The Bottom Line
- + Impressive remaster
- + 4K
- + 7.1 audio mix
- - Extras
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By the early 1990s, Star Trek was in a boom phase with two successful shows on air, the development of a third (later to be titled Voyager), and merchandise flying off shelves. When the long-running The Next Generation series completed its seventh and final season, attention immediately turned to returning the franchise to the big screen, with a story befitting a much larger canvas.
The result did the job, grossing four times its production budget worldwide and ensuring that more feature films would come. However, the film remains an odd curiosity, with a flawed execution of a problematic script but enough ambition that it remains relevant in the wider canon.
During a media event to christen the new Enterprise B, decorated Starfleet Captain James T. Kirk (William Shatner) becomes lost and presumed dead when the ship comes into contact with a mysterious ribbon of energy. On a routine mission eight decades later, the crew of the Enterprise E (the Next Generation crew) investigate an attack on a nearby observatory, which not reveals a much deeper plan hatched by Klingons and a damaged scientist (Malcolm McDowell) but that also may hold the key to the whereabouts of the legendary starship captain.
Whether it was a lack of confidence in the ability for casual cinemagoers to fully embrace the notion of Star Trek without its more iconic characters, or whether the studio wanted something bold and cinematic (perhaps both), Generations remains fatally flawed by shoe-horning in William Shatner's final Star Trek performance (especially since the original crew's goodbye in the previous film The Undiscovered Country was so poignant).
Few Trekkers regard it as a high point, and the narrative gymnastics required to include him made the film confusing and unapproachable to casual audiences. Still, there's a lot to like in the film (including the visually stunning crash sequence), and the filmmakers had the insight to take these learnings and simplify the next few entries, which took the series to even greater heights.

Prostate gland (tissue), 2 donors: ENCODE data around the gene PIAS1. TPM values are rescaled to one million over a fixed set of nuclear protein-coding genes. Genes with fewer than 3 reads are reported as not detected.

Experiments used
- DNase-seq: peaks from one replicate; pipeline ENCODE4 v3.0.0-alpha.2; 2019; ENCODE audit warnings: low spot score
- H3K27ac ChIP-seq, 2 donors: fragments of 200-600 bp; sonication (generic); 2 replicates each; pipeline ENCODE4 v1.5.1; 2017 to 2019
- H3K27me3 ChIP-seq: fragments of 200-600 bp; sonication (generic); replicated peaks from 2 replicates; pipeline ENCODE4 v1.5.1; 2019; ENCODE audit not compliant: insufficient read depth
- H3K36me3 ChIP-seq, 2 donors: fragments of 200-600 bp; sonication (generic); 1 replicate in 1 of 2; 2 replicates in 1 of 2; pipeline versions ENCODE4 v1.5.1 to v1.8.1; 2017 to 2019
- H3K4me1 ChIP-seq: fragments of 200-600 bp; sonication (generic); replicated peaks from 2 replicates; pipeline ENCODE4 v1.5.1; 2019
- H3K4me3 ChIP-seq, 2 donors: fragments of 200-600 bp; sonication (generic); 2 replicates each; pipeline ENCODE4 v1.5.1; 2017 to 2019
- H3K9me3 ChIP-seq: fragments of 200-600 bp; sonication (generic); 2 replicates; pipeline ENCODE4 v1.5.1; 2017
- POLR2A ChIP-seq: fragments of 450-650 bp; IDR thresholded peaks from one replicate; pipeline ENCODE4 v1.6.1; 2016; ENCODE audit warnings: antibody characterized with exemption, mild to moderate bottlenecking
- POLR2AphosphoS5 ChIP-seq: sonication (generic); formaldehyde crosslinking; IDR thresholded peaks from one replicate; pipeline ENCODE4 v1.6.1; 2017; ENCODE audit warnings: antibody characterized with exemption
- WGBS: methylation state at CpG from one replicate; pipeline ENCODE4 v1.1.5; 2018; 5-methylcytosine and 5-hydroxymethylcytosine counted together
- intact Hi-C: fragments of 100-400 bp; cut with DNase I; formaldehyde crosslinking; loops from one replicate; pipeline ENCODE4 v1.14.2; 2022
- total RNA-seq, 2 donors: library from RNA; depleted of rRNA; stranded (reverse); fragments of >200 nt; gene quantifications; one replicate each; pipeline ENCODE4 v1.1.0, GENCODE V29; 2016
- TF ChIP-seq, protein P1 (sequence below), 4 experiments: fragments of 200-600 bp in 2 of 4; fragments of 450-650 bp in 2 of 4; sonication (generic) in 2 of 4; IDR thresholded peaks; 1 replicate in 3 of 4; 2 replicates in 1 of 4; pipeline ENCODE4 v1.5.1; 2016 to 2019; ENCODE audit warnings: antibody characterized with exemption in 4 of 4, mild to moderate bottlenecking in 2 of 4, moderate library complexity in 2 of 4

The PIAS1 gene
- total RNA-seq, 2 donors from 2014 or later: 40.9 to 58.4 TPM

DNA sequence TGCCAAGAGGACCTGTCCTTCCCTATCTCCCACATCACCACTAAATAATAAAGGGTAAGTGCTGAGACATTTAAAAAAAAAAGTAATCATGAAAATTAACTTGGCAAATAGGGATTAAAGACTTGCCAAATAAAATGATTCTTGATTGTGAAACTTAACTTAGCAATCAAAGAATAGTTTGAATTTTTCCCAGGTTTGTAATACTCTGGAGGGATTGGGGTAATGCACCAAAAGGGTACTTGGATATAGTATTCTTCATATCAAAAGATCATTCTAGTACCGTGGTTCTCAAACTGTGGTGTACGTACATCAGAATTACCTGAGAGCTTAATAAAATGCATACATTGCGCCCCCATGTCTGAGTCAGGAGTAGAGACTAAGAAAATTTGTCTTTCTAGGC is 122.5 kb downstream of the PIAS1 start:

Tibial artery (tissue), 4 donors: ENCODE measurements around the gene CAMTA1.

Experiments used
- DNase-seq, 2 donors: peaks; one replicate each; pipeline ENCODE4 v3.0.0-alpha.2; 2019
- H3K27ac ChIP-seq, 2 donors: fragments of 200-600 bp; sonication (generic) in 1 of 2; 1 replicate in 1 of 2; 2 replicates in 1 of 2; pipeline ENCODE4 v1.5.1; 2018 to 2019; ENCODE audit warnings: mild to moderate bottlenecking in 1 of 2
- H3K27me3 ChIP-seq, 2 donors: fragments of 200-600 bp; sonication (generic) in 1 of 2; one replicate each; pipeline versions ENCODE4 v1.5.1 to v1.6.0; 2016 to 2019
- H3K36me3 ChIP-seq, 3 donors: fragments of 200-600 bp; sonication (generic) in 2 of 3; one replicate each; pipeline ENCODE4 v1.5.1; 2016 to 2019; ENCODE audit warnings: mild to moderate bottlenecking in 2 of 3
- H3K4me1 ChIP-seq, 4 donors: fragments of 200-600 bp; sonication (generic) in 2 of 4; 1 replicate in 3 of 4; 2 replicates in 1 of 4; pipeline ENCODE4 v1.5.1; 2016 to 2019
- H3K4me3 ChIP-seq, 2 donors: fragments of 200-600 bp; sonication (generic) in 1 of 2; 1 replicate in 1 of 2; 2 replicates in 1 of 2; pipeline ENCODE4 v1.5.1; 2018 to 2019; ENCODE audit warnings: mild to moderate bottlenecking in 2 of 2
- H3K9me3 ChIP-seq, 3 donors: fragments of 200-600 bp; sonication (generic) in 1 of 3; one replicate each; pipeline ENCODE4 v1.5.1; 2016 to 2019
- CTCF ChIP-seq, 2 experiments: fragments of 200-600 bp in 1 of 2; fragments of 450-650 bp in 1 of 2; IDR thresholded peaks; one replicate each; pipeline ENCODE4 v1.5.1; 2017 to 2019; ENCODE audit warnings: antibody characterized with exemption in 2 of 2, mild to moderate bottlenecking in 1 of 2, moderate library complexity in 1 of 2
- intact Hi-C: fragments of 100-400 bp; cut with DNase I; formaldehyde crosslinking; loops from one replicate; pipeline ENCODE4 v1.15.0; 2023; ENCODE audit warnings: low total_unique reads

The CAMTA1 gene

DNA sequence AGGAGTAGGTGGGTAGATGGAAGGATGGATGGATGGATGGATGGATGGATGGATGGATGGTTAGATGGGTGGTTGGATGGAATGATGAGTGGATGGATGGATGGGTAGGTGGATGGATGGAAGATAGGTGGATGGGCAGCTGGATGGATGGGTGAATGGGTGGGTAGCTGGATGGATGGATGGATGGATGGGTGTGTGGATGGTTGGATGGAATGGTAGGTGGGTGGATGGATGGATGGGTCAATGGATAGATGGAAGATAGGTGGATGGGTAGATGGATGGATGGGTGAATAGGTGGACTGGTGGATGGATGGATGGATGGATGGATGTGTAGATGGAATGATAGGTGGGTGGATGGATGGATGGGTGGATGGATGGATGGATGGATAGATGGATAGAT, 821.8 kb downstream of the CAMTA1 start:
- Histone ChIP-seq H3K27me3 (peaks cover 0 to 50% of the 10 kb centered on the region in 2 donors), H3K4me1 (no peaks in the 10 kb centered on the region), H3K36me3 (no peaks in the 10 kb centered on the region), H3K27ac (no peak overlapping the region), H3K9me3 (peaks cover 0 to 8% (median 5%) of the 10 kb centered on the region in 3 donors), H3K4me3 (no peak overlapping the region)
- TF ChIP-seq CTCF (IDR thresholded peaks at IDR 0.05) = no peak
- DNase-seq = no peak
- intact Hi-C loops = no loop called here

Star Trek VII: Generations is presented in its original aspect ratio of 2.35:1, encoded with H.265 compression, and finished with a Dolby Vision pass, in addition to a base HDR-10 layer.
As with its six predecessors, Paramount has dusted off the original conformed camera negative to produce a stunning new 4K transfer, which replaces the previous, nearly 20-year-old HD master in an entirely comprehensive manner. The image here is stable, bright, and crisply detailed, with superb definition. The color balance is excellent, with rich and saturated tones where appropriate.
Like its newer 4K predecessors, this is an extremely 'filmic' presentation that removes noise, film artifacts, and egregious digital noise reduction and edge enhancement techniques, which marred the original release.
Overall, this is a really impressive remaster, and Paramount should be applauded for the care and attention they've given their crown jewel franchise in 4K.
Star Trek VII: Generations is presented in a Dolby TrueHD 7.1 remix at 24 bits.
While the previous Blu-ray featured the same 5.1 audio track utilized for the last few home video releases, Paramount now appears to provide a brand new 7.1 mix. This would normally be welcomed and now provides technical uniformity with the other 4K releases, but it also piqued my curiosity - if they went to the effort to remix, why not update to the industry standard Atmos?
Well, my answer was revealed through an analysis of the underlying audio channels spectrums following a tip-off from a Blu-ray.com forum member. The rear surrounds are identical and duplicated. There's no new additional audio information or more aggressive placement - this is a fake 7.1 remix. Cheeky!
Duplicity aside, there's not a whole lot else to complain about, with no problems on audio sync or dialogue intelligibility. Bass is responsive when requested and effectively underscores some of the more intensive sequences. The score provided by legacy TV composer Dennis McCarthy is appropriate, but one of the lesser soundtracks composed for Trek movies and a far cry from the grandness of Jerry Goldsmith or James Horner. However, it's well mixed into the soundtrack, taking center stage where appropriate.
Overall, this is a solid effort, but perhaps it would have been a bit more honest if Paramount had simply repurposed the previous 5.1 mix - or actually put the effort in to produce a genuine 7.1 (or Dolby Atmos) mix.
Unfortunately, unlike other international releases, Paramount has again not included a copy of the standard Blu-ray in the Australian release, which means all the video-based features are absent from this edition. Trekkers would be advised to hang on to the previous Blu-ray release or import the U.S. or U.K. editions to retain everything.
However, the 4K disc does include two previously released Audio Commentaries, the first provided by Director David Carson, alongside Star Trek: Enterprise producer Manny Coto, and the second featuring screenwriters Brannon Braga and Ronald D. Moore.